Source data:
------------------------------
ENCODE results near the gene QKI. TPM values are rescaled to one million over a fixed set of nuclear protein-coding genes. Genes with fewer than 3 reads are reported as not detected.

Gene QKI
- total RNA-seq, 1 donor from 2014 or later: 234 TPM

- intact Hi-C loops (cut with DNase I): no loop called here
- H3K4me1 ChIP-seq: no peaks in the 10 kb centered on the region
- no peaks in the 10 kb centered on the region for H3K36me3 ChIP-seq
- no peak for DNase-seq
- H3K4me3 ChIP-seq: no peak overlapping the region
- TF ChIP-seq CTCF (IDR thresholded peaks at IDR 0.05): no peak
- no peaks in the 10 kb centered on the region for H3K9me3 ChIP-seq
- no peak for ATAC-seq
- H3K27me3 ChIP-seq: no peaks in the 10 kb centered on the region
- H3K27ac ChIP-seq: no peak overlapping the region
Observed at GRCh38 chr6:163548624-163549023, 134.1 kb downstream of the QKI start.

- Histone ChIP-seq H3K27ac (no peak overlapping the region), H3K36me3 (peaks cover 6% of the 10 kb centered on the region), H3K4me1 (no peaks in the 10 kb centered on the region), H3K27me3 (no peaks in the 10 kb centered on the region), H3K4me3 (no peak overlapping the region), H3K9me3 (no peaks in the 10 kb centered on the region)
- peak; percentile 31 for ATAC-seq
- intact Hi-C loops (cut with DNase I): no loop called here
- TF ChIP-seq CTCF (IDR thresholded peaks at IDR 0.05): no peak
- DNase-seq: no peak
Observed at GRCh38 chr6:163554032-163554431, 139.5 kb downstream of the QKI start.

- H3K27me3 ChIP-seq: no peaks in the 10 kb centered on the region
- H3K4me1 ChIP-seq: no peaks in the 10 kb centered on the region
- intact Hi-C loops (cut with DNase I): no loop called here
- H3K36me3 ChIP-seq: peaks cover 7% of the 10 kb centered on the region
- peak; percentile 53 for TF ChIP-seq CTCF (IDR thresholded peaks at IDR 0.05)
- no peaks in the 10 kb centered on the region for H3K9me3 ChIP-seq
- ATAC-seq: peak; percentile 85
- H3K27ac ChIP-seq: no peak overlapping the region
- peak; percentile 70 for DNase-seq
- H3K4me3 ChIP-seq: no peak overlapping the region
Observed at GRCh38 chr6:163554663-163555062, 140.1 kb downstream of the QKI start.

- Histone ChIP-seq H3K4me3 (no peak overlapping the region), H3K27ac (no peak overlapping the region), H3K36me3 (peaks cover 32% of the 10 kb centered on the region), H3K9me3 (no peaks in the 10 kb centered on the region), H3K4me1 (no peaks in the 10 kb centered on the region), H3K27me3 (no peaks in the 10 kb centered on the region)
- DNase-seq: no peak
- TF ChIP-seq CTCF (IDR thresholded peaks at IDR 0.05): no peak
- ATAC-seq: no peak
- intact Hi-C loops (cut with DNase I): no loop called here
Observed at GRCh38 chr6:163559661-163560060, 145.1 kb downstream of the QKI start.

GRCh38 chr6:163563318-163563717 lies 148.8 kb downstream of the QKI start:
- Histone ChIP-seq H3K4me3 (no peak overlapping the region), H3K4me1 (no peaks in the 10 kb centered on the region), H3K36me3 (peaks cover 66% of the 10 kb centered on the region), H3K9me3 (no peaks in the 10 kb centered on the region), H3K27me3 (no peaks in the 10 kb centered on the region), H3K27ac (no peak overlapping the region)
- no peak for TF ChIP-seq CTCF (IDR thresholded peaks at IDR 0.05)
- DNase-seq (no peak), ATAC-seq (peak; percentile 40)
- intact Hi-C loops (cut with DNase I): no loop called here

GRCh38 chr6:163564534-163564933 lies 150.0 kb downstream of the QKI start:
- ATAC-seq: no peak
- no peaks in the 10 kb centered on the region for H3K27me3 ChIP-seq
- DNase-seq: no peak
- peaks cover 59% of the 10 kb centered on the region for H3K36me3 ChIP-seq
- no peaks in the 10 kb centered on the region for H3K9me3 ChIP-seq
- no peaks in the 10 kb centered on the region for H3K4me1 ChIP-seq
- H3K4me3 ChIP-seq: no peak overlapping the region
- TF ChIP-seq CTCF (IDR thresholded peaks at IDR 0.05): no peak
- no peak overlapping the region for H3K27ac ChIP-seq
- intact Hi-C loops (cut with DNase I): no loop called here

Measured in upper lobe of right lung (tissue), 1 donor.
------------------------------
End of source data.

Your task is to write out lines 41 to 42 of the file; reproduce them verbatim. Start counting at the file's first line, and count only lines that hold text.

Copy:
- DNase-seq (no peak), ATAC-seq (peak; percentile 40)
- intact Hi-C loops (cut with DNase I): no loop called here